Once you add renovation & completion costs, it would be fair to say that these long term yields would probably drop by 150bps/1.5% to 200bps/2%.
Though there is internal Georgian migration to Tbilisi, smaller household sizes, and construction numbers that appear to be lower for the next few years, a worry I have is the fact that the rental market is still quite small. The ownership rate in Georgia is a full 92% leaving a small portion of the population willing to rent.
So who will rent your apartment? Generally, only foreigners, or locals who can’t afford to buy, which is the lower income bracket. It’s quite a limited market overall. So if you want to buy a nice apartment in the center, you’ll have to fight with everyone else to find a long term tenant, or do Airbnb.
And you’re not the only investor out there. According to Galt & Taggart, the share of apartments sold to foreigners in Georgia jumped from 12.5% in 2016 to 23.3% in 2018.
Airbnb owners in Tbilisi are NOT doing well
A very worrying sign, is the vacancy rates of Airbnb. Bear with me here because the numbers are quite incredible.
Again, according to Galt & Taggart, there were 15k flats listed on Airbnb in Tbilisi in October 2019 versus 12k in Prague, 11k in Budapest and 10k in Athens. Yet Tbilisi sees nowhere near as much tourism as these three cities, and probably never will.
The booking rate of Airbnbs was only 44.5% in the first 9 months of 2019. These are terrible numbers. I can attest to it on a personal level, whenever I go to Tbilisi, I end up paying just $13-$14 a night for recently renovated studios in the city center.
Once you pay for your property manager and various fees, how do you get a good return? You don’t. So guess what, many owners will start to realize this and shift to the long term market. Who will rent all of those units? It’s not clear. In any case, none of these facts point towards increasing rents.
In fact, rents have been on a downwards trend in USD, which is likely to continue or just stay flat.
“What about all the gurus and agents promising me yields of 13-15% in Tbilisi?”
Don’t believe them. If they were early on in the Airbnb game and have tons of great reviews, maybe they are making these numbers. But you won’t.
Example of a real estate investment in an old building in Tbilisi, Georgia
This apartment would be an interesting renovation project. It is located within a block of Marjanishvili metro, which is close to the center on the other side of the river bank. It’s not core center, nor the best neighbourhood, but it has potential to become better than to good transport links, proximity to the center, and historical architecture.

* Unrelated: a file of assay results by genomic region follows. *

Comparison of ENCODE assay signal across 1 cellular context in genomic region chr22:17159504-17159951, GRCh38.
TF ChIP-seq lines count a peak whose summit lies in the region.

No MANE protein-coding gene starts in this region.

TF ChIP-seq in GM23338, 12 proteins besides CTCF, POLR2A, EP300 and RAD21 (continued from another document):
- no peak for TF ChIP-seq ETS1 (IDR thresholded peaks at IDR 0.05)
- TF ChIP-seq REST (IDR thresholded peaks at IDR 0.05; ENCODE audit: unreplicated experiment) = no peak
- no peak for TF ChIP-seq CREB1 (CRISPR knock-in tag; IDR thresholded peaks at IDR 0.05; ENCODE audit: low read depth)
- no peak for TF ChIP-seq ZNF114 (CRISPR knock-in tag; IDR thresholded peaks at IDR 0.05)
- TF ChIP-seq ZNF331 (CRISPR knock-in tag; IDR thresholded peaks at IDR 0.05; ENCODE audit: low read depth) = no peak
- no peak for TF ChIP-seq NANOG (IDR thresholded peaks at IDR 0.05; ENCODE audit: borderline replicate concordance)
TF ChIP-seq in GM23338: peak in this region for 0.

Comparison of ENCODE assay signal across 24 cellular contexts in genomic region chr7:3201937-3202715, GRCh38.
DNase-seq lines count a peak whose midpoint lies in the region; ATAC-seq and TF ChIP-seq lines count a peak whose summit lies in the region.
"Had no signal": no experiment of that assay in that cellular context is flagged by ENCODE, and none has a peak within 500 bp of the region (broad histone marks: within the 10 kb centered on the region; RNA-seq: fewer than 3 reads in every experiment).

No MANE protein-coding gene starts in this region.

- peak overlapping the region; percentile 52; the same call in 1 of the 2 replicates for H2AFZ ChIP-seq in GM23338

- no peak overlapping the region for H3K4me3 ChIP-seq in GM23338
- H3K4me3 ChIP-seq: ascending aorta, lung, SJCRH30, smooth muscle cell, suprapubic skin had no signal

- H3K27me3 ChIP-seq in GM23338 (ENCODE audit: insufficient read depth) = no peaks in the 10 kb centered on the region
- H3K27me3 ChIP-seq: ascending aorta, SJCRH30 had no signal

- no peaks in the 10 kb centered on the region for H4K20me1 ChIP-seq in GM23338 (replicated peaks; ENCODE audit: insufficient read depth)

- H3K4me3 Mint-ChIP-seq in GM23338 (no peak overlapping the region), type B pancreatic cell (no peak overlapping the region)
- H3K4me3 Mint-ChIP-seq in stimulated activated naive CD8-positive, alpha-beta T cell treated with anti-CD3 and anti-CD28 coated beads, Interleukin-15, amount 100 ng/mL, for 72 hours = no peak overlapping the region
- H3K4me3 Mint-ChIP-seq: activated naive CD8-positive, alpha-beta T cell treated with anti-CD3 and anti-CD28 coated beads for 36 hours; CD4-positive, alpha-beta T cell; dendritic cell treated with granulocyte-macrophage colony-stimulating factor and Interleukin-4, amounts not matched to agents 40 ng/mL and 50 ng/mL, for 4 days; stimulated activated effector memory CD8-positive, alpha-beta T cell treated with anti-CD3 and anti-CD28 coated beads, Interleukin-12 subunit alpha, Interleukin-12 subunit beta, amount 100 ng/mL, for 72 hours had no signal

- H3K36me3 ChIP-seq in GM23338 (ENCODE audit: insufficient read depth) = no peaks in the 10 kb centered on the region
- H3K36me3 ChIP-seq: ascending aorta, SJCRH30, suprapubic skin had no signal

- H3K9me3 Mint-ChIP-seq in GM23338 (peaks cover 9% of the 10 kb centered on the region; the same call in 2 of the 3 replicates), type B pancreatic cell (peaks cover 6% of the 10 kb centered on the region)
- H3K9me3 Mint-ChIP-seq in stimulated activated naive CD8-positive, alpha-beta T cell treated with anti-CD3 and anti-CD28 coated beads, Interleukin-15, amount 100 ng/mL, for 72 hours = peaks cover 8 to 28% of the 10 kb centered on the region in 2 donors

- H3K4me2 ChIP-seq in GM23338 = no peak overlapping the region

110m2 priced at USD 85,000. You’d probably want to add about USD 500 per m2 for a good renovation. You can take advantage of the great layout and two external doors (!!) to cut the apartment into two different units, to augment your yield.
One apartment could be a 1 bedroom apartment giving you $350 per month, and the other a 2 bedroom apartment getting you $600 per month.
|1 bedroom flat @ $350 per month||$4200|
|2 bedroom flat @ $550 per month||$6600|
|– 15% vacancy rate||$1620|
|– Management fees & finders fees 15%||$1620|
|– Maintenance & various 10%||$1080|
|– 5% tax on gross rental income||$459|
|Net net income||$6021|
|Total yearly yield based on 85k purchase + 55k renovation||4.6%|
It’s important to account for rather high vacancy rates in Tbilisi for the previously mentioned reasons. You can also check online and will see thousands of nice, furnished, renovated apartments for rent. When you ask agents how long it takes to find a tenant you get answers like “If the season is good it can be quite quick”. Read in between the lines and it’s not that easy to find tenants. Also, as you’re dealing with a lot of foreigners, expect high turnover.
This example is by no means a recommendation, nor is this particular neighbourhood. I saw quite a few apartments when I was there recently and this one stood out for it’s price per m2, and good structural and architectural fundamentals. You can go into the core center and find apartments that need renovation at about $1000 per m2.
As for new buildings, there are many such projects, and the yields are similar to what was discussed earlier. That said, even though it is often easier to deal with than an old building, the construction standards are quite low, especially in the outskirts, so expect your investment to look rather shabby in 15 years.
As for luxury buildings with good construction standards downtown, they are far from cheap and your yields will be considerably lower.
Should you make a Real Estate Investment in Tbilisi, Georgia?
The market has a lot going for it. It has unbeatable m2 prices, gorgeous historical buildings, low taxes, and is situated in a beautiful city with great people, food and banks. Buying a minimum amount of real estate also entitles you to various residency options in Georgia. You can find out about them here.
But you need to manage your expectations. These 13%-15% yields promised by gurus, agents and developers will not materialize under normal conditions. The rental market is small, and yet has a lot of supply.
Once you understand this, you can go there to buy an apartment, and low-ball the rent to get guaranteed rental income. All things being equal, over the years, prices should trend upwards along with Georgia’s growth.
If you do go ahead with a transaction and are looking for a good lawyer, my lawyer can help you for a reasonable fee.
Other articles on Georgia:
- The Pros and Cons of opening a Bank Account in Tbilisi, Georgia
- 9 reasons to get Residency in the Republic of Georgia
- One of the Best Structures for Digital Nomads: The Sole Proprietorship in the Country of Georgia
Available services in Georgia:
If you want to read more such articles on other real estate markets in the world, go to the bottom of my International Real Estate Services page.
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*a consulting session is a discussion about your portfolio and objectives. It does not constitute legal, financial, tax or investment advice.